Participate in your garden. Don’t be an absent owner hoping things will work out on their own.

Do daily weed patrols. Mornings are the best. Take your coffee if needed.

Pull out all the weeds you can in a set amount of time, say 15 or 30 minutes. Set a timer. Gradually made the difference.

Make weeds EASIER to pull or dig up by adding compost to your soil.

Don’t let weeds go to seed: one year of seeds equals seven years of weeds.

DO NOT use a weedkiller unless it is an absolute last resort. Our laziness does not justify the use of lethal solutions. Plus, they don’t get to the root of the problem.

Do not dig deep or use a tiller: weed seeds are everywhere, but it is in the first few inches of the soil that they receive enough light to germinate.

As the old saying goes: pull when wet, hoe when dry When the soil is wet, pull weeds. An old table fork twists little tendrils. Go get bigger plants with a fishtail weed killer or stirrup hoe.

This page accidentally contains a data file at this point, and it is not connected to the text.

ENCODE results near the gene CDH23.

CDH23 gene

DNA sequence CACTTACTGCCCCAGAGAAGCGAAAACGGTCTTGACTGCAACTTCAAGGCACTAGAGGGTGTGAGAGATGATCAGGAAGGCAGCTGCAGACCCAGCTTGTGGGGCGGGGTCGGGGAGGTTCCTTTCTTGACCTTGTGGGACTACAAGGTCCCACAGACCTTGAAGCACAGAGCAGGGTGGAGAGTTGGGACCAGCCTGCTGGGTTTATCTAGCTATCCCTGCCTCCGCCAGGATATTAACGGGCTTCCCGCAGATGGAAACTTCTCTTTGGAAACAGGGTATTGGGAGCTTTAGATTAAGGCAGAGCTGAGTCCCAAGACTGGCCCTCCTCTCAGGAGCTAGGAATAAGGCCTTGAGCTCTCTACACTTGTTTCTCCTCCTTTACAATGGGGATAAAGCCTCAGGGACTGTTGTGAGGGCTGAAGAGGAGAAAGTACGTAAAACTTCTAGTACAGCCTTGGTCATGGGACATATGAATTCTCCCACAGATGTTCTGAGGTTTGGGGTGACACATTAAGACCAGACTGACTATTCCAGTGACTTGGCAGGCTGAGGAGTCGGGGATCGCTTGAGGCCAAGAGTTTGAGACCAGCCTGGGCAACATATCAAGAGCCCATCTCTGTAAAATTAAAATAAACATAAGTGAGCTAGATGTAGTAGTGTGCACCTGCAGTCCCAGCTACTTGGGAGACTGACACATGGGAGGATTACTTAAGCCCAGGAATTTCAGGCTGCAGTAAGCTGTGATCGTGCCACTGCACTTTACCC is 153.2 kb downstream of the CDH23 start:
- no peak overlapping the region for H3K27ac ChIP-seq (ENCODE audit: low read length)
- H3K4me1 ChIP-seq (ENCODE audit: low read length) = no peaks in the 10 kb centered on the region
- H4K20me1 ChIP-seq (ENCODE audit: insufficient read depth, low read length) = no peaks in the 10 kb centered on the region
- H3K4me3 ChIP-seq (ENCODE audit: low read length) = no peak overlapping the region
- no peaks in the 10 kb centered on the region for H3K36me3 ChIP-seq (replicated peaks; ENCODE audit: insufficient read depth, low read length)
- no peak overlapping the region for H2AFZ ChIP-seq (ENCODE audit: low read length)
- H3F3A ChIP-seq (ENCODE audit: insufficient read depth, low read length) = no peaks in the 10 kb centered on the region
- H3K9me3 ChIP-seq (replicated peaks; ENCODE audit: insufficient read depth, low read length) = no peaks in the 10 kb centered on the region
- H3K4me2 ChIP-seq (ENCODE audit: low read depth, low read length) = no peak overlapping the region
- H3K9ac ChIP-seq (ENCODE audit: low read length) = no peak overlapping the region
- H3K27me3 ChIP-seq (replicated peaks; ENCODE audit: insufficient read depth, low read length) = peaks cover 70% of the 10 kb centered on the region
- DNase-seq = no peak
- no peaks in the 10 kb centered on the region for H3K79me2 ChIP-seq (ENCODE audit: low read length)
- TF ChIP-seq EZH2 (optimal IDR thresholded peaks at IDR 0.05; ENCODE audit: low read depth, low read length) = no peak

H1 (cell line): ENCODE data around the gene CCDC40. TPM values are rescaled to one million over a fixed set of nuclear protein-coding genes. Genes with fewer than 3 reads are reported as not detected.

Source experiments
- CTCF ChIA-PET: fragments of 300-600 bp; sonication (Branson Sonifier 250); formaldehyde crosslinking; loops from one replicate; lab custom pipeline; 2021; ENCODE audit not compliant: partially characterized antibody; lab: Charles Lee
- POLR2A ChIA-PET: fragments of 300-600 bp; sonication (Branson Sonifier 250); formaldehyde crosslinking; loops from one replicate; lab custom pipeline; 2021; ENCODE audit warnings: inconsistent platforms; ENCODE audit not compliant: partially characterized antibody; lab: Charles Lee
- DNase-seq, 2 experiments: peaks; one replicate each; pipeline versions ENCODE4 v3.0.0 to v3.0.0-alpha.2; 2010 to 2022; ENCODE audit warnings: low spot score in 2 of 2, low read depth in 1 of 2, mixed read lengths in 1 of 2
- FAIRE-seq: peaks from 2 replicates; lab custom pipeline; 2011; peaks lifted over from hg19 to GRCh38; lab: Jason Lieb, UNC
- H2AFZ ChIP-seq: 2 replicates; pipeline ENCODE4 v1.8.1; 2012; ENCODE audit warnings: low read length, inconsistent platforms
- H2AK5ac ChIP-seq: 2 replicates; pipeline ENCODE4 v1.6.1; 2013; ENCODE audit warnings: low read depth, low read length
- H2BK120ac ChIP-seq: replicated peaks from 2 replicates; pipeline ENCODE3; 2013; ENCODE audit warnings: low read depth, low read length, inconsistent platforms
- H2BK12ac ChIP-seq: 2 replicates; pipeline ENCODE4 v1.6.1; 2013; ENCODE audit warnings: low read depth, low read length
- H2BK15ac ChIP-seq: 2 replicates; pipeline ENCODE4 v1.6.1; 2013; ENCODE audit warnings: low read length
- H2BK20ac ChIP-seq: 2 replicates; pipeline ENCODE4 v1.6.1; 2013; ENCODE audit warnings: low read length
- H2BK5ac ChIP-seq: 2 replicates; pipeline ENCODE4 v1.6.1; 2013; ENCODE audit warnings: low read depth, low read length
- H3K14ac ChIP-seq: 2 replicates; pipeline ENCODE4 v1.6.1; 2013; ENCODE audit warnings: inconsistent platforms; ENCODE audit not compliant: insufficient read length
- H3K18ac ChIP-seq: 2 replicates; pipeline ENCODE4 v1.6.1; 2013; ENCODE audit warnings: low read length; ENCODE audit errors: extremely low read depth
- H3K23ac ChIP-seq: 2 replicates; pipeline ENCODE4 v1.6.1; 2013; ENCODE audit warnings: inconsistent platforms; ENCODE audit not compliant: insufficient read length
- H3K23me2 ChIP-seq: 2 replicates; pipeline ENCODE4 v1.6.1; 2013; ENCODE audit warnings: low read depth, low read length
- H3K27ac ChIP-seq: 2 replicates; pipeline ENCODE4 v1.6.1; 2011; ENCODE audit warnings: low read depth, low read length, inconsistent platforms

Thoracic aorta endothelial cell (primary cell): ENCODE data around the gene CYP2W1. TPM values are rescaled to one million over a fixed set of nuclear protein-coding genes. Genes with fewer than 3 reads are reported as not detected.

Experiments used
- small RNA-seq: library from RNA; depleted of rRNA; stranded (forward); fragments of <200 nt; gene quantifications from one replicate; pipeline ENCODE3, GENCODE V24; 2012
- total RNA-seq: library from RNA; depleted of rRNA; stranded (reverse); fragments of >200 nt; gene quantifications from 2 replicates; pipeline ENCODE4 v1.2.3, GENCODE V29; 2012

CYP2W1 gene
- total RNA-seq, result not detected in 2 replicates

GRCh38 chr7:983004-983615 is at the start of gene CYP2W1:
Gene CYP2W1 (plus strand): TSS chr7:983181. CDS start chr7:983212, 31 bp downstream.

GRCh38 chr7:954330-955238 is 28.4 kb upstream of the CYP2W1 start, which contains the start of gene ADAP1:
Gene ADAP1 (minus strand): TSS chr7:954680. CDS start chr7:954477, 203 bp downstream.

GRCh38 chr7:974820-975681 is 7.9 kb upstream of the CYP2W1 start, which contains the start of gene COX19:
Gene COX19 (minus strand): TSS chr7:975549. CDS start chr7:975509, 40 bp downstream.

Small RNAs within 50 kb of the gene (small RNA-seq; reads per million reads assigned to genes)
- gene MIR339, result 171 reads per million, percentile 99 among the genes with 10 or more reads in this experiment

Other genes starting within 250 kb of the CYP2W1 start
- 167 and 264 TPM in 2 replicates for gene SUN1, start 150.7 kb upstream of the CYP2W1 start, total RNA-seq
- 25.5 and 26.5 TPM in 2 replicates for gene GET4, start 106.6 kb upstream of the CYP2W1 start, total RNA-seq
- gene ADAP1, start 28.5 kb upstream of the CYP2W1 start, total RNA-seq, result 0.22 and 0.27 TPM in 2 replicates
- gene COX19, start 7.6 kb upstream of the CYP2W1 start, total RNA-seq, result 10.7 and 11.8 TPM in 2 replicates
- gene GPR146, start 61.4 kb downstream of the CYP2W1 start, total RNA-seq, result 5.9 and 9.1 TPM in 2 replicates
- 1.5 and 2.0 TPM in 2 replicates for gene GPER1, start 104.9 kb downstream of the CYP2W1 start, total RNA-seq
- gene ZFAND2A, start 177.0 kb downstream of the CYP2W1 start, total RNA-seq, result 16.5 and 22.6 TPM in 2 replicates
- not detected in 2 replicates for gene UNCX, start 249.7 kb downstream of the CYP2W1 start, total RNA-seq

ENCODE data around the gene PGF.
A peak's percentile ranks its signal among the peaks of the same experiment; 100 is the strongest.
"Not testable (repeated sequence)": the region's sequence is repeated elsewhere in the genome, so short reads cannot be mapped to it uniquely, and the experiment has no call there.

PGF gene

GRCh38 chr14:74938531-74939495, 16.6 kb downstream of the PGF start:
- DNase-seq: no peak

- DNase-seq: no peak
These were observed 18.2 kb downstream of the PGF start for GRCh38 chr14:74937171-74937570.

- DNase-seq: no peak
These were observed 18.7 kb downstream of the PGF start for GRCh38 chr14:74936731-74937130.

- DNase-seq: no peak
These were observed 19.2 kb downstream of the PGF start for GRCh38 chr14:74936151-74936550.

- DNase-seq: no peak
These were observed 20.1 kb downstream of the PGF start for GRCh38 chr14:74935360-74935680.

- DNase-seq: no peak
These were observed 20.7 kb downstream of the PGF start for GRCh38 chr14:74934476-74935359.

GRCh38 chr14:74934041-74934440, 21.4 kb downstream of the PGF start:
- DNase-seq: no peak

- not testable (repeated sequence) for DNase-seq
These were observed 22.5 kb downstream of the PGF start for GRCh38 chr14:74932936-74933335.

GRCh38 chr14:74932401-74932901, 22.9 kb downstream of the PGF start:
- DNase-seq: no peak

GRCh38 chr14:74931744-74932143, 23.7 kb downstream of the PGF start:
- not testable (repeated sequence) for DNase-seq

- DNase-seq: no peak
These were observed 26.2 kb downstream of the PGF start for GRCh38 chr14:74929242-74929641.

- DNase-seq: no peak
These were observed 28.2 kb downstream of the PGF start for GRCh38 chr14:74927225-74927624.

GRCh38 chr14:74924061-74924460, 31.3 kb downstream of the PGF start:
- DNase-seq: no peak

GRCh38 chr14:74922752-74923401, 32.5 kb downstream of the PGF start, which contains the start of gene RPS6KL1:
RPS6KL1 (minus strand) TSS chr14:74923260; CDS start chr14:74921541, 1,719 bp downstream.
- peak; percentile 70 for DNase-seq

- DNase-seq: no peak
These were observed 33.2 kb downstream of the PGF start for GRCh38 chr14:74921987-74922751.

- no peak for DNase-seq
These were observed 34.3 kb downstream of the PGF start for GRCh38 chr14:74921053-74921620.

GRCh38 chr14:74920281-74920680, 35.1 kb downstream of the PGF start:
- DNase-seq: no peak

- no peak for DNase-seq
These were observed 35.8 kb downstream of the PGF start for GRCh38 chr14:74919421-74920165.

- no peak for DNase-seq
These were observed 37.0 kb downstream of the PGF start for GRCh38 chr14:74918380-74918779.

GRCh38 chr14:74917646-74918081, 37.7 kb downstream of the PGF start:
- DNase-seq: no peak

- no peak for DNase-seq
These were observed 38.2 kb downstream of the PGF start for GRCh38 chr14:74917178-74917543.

Be a grateful one-on-one! If you can’t get them off, at least cut off their heads.

What’s a weed, anyway? Rather than seeing them as the enemy, get to know them. Remember that some weeds are edible. And dandelions might be the first real meal a bumblebee enjoys after hibernating through the winter.

As for people, you prefer not to be there. … It’s not just about them. Set healthy limits. Be direct. We feel safe with direct and honest people, don’t we? They say what they think and we know where we are with them. Dead flowers and peas train.

To end today’s treatise on chickweed and weeding, I leave you with this recipe:

Chickweed pesto

This pesto is very “shiny”, just like summer. It’s great mixed into cooked pasta or dabbed on a pizza. And it freezes well for later use.

1/2 cup walnuts, cashews or pine nuts

2-3 garlic cloves, chopped

3 cups chickweed, loosely packed

1 tablespoon of lemon juice